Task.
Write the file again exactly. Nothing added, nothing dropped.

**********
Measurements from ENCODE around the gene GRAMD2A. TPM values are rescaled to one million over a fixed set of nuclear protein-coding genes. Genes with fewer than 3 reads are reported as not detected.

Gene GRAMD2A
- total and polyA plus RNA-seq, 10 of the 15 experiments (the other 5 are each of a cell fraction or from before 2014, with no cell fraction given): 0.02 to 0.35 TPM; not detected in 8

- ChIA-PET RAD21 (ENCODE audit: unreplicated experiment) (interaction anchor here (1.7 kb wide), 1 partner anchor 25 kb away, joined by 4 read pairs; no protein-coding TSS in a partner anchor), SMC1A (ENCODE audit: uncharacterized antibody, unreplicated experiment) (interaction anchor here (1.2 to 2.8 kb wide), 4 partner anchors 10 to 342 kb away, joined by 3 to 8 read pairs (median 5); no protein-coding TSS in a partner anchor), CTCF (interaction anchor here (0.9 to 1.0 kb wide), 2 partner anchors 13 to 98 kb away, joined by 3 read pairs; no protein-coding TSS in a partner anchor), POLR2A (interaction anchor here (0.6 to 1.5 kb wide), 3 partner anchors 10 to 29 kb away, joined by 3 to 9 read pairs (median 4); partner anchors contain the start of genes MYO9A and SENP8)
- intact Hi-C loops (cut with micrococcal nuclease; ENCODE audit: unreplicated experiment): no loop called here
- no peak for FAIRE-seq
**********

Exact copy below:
Measurements from ENCODE around the gene GRAMD2A. TPM values are rescaled to one million over a fixed set of nuclear protein-coding genes. Genes with fewer than 3 reads are reported as not detected.

Gene GRAMD2A
- total and polyA plus RNA-seq, 10 of the 15 experiments (the other 5 are each of a cell fraction or from before 2014, with no cell fraction given): 0.02 to 0.35 TPM; not detected in 8

- ChIA-PET RAD21 (ENCODE audit: unreplicated experiment) (interaction anchor here (1.7 kb wide), 1 partner anchor 25 kb away, joined by 4 read pairs; no protein-coding TSS in a partner anchor), SMC1A (ENCODE audit: uncharacterized antibody, unreplicated experiment) (interaction anchor here (1.2 to 2.8 kb wide), 4 partner anchors 10 to 342 kb away, joined by 3 to 8 read pairs (median 5); no protein-coding TSS in a partner anchor), CTCF (interaction anchor here (0.9 to 1.0 kb wide), 2 partner anchors 13 to 98 kb away, joined by 3 read pairs; no protein-coding TSS in a partner anchor), POLR2A (interaction anchor here (0.6 to 1.5 kb wide), 3 partner anchors 10 to 29 kb away, joined by 3 to 9 read pairs (median 4); partner anchors contain the start of genes MYO9A and SENP8)
- intact Hi-C loops (cut with micrococcal nuclease; ENCODE audit: unreplicated experiment): no loop called here
- no peak for FAIRE-seq